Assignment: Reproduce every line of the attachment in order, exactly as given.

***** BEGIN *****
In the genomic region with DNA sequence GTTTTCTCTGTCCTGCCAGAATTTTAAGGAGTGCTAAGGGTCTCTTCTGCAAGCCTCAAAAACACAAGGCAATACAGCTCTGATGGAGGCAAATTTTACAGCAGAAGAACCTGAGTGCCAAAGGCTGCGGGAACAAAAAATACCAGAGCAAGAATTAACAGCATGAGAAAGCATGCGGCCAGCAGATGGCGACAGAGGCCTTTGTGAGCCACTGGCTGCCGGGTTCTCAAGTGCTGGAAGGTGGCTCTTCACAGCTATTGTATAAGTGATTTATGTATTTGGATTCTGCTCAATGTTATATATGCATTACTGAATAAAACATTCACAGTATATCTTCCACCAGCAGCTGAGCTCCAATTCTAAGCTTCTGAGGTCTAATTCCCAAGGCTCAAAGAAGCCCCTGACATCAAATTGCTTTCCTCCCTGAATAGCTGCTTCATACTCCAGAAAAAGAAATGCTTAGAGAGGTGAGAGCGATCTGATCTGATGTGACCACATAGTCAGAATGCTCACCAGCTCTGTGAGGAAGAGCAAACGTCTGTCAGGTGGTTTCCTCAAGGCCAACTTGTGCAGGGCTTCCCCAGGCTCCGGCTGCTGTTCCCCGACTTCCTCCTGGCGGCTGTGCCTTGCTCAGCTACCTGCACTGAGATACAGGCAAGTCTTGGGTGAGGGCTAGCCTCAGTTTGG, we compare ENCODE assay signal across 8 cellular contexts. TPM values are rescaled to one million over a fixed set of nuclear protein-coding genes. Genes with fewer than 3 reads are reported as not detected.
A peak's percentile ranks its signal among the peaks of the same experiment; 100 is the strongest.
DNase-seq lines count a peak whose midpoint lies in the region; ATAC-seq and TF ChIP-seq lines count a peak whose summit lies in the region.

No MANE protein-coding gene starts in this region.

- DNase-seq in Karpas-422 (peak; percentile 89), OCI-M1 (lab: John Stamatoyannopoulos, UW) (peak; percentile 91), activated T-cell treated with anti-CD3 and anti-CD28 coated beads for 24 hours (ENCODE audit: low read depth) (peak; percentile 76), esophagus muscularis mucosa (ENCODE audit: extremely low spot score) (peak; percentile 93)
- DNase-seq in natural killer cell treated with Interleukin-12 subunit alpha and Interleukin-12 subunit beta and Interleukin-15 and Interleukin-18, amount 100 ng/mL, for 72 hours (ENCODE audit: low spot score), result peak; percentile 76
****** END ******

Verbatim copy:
In the genomic region with DNA sequence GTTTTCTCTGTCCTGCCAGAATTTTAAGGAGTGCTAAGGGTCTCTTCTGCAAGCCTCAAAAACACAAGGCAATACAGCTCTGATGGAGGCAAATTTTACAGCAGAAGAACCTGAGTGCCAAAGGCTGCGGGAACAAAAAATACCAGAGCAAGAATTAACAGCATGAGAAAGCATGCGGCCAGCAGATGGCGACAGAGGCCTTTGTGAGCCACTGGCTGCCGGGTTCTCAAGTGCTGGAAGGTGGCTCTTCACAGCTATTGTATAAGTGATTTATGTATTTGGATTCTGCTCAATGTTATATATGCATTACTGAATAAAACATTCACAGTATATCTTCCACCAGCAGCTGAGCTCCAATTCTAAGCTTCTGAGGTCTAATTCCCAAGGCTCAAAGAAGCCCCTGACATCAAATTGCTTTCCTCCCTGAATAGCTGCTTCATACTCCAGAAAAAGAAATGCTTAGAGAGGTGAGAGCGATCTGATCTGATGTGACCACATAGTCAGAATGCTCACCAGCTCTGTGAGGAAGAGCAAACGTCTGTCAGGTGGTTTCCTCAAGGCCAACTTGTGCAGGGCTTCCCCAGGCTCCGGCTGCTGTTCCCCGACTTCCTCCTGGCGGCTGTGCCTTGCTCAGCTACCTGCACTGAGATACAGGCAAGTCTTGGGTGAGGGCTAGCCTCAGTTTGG, we compare ENCODE assay signal across 8 cellular contexts. TPM values are rescaled to one million over a fixed set of nuclear protein-coding genes. Genes with fewer than 3 reads are reported as not detected.
A peak's percentile ranks its signal among the peaks of the same experiment; 100 is the strongest.
DNase-seq lines count a peak whose midpoint lies in the region; ATAC-seq and TF ChIP-seq lines count a peak whose summit lies in the region.

No MANE protein-coding gene starts in this region.

- DNase-seq in Karpas-422 (peak; percentile 89), OCI-M1 (lab: John Stamatoyannopoulos, UW) (peak; percentile 91), activated T-cell treated with anti-CD3 and anti-CD28 coated beads for 24 hours (ENCODE audit: low read depth) (peak; percentile 76), esophagus muscularis mucosa (ENCODE audit: extremely low spot score) (peak; percentile 93)
- DNase-seq in natural killer cell treated with Interleukin-12 subunit alpha and Interleukin-12 subunit beta and Interleukin-15 and Interleukin-18, amount 100 ng/mL, for 72 hours (ENCODE audit: low spot score), result peak; percentile 76